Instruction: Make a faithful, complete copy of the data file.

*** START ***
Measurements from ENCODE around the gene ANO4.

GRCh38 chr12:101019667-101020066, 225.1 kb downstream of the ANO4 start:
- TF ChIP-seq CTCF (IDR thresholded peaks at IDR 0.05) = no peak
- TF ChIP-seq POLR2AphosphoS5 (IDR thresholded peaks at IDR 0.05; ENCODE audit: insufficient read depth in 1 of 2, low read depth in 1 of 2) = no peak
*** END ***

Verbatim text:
Measurements from ENCODE around the gene ANO4.

GRCh38 chr12:101019667-101020066, 225.1 kb downstream of the ANO4 start:
- TF ChIP-seq CTCF (IDR thresholded peaks at IDR 0.05) = no peak
- TF ChIP-seq POLR2AphosphoS5 (IDR thresholded peaks at IDR 0.05; ENCODE audit: insufficient read depth in 1 of 2, low read depth in 1 of 2) = no peak